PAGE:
Unfortunately the judges have so far agreed.

This is a true scenerio that has happened all across our farming community.

Wheat is just a tall grass that we pulverize the seeds of and bake. -- Do you know how fast grass seed grows and spreads???
DaveGee
not rated yet Aug 27, 2010
The proplem is NOT that someone makes a profit... The problem is the extreemly BAD behavior Monsanto has displayed in locking up any advances they discover in patents and then suing farmers when they discover 'their' seeds on an unlicensed farm.

Now that monsantos patent protected technology has been found growing by the roadside all over the farming belt perhaps they will be forced into giving up on their mafia like tactics...
Djincs
not rated yet Aug 27, 2010
"Wheat is just a tall grass that we pulverize the seeds of and bake. -- Do you know how fast grass seed grows and spreads???"
If the wheat was that good at what you are saying then we wouldn have to care for it but just take it from the field, and about that of crospolinating with the neighbours crops, according to me they had to check the% of the plants with the patented gene, it has to corelate with the distance , if it is normal % then Monsanto have to pay for new not gm seed and to buy the production or something like that, but if 100% of the crops has it then there is something wrong here...but patent should exist or nobody will invest money in developing something and then everybody can use it, this is not going to work on this Planet!No one will bother to do it and this is the end of the progres in this area(or at least it will be slow , really slow progres)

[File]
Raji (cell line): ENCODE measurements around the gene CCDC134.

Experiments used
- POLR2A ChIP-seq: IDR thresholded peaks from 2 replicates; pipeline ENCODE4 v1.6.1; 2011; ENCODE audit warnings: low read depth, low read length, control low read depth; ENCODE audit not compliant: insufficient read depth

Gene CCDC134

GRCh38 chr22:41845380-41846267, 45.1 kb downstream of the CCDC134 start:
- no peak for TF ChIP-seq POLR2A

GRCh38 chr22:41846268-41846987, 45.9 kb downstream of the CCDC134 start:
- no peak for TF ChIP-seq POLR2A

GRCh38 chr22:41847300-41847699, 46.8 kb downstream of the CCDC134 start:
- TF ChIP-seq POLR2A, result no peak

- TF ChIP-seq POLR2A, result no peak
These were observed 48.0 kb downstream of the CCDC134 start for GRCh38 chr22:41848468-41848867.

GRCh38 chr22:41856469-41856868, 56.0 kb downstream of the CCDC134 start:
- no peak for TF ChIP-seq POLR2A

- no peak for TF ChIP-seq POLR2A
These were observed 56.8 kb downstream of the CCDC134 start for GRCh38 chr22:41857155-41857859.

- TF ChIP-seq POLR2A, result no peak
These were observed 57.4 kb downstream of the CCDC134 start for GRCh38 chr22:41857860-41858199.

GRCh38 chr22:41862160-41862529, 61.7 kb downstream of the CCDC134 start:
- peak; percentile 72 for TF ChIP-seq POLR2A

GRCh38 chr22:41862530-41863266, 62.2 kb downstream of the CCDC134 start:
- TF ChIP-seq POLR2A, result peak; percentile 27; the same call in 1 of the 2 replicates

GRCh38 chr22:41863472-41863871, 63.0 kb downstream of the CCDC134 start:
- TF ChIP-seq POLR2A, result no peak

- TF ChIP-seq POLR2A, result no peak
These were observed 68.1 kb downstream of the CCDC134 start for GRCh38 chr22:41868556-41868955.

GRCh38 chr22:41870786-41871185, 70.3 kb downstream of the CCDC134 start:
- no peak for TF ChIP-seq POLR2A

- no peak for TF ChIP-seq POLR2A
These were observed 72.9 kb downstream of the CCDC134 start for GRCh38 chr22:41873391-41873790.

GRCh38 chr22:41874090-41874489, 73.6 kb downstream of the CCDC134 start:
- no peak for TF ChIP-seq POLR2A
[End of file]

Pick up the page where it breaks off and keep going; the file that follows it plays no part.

marjon
5 / 5 (1) Aug 27, 2010
One of the most productive adulteration regions is NZ. Of course they benefit from a moderate climate, but most recently they eliminated all government subsidies make farming profitable.
They are exporting all sorts of products around the world.
The solution to any food shortages have been demonstrated time and again: free trade and free markets.
GSwift7
not rated yet Aug 27, 2010
I can't help but notice how careful they are about not mentioning genetic modification here. They actually only talk about genetically assisted breeding, which is a whole different ballgame. Genetically modified crops have to get approval from the government in the US, don't they? I seem to recall a big deal being made over GM'd eucalyptus trees recently. This story seems to be deliberately specifying selective breeding with the genome sequence only used as a guide. I'm sure the genetic modification will follow as well, but it's funny that they don't want to talk about that. :)
bioman
not rated yet Aug 28, 2010
The Wheat genome is not sequenced !! This is bullshit,
just tons of short genomics fragment, not assembled,
even if we compute that during 10 years, no way.
Stupid and boaster communication.

A bioinformaticien.
Husky
not rated yet Aug 29, 2010
you mean we have a huge binary dump, and need to disassemble that?
GSwift7
not rated yet Sep 01, 2010
"Decoding of wheat genome will aid global food shortage"

I hate to be the headline police again, but are they aiding the shortage, or hindering it? That's like saying "Decoding the genome will aid illegal drug sales to children". Aren't there any enviromentalists who know how to write? I won't even bother to point out the biased opinion disguised as fact in the article. I can't get past laughing at the silly headline.